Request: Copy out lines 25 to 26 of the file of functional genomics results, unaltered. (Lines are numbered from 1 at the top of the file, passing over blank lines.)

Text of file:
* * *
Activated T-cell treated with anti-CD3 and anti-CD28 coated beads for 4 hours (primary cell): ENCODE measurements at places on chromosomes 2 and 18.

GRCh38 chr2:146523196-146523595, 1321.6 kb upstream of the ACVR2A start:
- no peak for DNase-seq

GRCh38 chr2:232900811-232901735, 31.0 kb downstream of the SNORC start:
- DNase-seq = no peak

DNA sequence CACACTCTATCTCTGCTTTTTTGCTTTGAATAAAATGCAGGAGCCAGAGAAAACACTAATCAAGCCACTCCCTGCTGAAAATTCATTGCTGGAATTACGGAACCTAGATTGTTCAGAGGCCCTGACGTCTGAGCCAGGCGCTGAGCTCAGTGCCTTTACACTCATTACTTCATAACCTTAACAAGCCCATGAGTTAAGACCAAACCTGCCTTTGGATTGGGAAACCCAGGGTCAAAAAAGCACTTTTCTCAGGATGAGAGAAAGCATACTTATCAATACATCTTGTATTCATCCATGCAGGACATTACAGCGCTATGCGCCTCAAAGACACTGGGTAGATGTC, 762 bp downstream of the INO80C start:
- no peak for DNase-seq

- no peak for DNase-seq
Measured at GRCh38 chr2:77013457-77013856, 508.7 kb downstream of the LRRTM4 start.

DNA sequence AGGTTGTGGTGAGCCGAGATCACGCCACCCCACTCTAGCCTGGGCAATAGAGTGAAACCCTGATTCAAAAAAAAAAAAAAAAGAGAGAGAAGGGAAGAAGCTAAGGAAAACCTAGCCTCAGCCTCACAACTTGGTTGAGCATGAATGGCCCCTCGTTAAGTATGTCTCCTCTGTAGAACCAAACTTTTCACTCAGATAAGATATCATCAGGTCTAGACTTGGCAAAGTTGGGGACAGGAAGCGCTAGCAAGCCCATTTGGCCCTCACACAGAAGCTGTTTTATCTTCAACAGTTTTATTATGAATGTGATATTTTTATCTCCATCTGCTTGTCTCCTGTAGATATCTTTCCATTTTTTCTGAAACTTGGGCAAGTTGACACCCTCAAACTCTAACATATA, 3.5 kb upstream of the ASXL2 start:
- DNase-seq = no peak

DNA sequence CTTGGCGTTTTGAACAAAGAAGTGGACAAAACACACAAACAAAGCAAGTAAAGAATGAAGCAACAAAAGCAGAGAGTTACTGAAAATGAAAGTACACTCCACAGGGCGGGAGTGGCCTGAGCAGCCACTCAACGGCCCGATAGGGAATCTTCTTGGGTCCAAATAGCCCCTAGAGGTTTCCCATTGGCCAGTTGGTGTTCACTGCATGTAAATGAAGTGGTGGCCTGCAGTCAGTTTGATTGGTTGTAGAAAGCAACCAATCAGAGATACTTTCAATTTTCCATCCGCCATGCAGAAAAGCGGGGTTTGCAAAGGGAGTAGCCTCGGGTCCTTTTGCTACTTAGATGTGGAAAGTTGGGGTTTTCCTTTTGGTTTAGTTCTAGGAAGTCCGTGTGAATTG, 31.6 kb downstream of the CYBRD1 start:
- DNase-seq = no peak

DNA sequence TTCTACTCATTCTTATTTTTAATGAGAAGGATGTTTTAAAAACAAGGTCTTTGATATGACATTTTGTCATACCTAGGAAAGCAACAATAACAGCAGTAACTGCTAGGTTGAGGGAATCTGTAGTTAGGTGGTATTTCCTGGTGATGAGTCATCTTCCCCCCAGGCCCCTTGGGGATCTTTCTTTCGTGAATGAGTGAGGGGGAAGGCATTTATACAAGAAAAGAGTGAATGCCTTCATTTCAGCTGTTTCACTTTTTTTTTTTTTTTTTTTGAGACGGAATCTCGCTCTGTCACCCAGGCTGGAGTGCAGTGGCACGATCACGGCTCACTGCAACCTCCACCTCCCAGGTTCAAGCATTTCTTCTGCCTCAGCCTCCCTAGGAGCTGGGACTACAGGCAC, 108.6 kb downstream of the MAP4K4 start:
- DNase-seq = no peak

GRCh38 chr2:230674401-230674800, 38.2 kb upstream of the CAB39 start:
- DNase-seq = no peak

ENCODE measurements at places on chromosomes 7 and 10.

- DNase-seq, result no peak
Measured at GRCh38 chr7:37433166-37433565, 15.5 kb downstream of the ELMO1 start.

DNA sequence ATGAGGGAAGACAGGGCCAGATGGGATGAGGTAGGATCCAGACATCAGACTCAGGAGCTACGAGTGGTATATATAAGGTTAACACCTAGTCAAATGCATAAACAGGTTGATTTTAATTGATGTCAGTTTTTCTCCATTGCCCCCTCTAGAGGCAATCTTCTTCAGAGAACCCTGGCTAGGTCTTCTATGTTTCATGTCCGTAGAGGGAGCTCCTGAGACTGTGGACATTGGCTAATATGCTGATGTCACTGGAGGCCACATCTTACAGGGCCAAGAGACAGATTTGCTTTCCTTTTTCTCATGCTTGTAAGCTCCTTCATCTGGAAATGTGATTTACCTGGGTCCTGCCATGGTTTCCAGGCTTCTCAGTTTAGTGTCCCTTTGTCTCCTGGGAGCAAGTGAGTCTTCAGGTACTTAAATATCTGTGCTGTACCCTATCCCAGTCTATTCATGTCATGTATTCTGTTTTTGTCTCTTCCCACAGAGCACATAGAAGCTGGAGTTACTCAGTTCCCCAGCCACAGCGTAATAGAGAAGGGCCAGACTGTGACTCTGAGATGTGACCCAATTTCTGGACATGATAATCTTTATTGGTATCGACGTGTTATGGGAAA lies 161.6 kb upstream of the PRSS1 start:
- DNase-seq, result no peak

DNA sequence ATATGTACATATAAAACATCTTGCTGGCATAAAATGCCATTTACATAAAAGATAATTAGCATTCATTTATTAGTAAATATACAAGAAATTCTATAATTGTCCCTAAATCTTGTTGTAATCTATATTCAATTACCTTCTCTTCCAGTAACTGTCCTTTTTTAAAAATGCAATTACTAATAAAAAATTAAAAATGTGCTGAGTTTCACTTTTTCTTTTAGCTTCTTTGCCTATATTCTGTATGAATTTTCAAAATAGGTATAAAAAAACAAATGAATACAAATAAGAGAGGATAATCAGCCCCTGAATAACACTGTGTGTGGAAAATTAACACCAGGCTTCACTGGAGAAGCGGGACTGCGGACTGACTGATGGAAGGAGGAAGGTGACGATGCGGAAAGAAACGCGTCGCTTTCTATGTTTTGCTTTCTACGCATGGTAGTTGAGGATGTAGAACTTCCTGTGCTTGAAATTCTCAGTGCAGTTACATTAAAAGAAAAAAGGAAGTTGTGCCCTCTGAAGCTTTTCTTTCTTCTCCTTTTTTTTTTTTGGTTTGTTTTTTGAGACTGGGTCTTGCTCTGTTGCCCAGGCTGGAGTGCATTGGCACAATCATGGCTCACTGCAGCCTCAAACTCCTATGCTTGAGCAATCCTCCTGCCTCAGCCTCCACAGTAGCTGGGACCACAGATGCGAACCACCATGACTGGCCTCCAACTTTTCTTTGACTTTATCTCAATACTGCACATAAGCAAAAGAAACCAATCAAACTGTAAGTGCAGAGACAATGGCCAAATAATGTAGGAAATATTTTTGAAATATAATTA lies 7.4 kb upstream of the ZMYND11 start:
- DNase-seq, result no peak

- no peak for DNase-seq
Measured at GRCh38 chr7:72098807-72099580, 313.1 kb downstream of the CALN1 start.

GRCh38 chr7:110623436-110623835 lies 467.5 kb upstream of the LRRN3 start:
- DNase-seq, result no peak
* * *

- no peak for DNase-seq
Measured at GRCh38 chr7:72098807-72099580, 313.1 kb downstream of the CALN1 start.